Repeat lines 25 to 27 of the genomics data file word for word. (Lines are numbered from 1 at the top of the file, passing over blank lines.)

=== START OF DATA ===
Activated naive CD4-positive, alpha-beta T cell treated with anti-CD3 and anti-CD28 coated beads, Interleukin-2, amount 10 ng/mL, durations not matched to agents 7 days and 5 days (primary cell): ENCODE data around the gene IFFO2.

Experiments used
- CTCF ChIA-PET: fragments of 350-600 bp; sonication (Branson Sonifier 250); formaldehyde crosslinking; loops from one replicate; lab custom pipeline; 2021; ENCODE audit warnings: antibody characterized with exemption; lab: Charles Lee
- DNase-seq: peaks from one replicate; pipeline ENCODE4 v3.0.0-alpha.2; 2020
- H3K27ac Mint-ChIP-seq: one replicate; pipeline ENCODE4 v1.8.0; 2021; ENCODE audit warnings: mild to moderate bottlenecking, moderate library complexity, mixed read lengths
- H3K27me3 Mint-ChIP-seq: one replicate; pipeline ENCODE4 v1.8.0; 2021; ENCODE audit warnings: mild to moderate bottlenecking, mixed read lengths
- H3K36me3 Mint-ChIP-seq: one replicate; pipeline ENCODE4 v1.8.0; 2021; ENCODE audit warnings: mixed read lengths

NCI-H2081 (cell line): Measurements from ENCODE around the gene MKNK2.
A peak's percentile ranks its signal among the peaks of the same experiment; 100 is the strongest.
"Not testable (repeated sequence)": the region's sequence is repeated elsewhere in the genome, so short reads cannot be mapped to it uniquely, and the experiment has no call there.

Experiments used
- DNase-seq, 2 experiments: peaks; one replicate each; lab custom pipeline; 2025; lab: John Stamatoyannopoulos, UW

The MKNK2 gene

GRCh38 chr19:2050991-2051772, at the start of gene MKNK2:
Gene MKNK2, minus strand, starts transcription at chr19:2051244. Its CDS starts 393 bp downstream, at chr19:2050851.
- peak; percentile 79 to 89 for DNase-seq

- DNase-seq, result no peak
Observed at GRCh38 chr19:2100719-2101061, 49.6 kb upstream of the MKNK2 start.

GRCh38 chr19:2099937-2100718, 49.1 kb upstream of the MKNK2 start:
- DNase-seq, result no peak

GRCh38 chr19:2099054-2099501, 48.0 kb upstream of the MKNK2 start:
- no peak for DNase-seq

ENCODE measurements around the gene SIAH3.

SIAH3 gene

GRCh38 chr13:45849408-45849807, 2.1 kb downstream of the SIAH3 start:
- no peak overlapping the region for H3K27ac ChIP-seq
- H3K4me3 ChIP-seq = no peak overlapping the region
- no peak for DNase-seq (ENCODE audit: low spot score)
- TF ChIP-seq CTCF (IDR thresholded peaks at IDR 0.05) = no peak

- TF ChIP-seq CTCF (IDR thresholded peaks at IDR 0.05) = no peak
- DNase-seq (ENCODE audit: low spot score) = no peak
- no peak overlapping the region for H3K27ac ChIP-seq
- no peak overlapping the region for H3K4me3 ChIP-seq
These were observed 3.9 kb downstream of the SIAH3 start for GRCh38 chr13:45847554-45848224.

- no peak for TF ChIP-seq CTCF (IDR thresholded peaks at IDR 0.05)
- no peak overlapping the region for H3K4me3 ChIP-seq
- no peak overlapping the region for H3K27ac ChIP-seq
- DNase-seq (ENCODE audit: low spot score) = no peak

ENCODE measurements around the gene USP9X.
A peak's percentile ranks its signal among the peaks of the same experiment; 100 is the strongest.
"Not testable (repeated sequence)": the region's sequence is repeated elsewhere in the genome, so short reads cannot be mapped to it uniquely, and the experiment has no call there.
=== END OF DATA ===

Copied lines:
GRCh38 chr13:45849408-45849807, 2.1 kb downstream of the SIAH3 start:
- no peak overlapping the region for H3K27ac ChIP-seq
- H3K4me3 ChIP-seq = no peak overlapping the region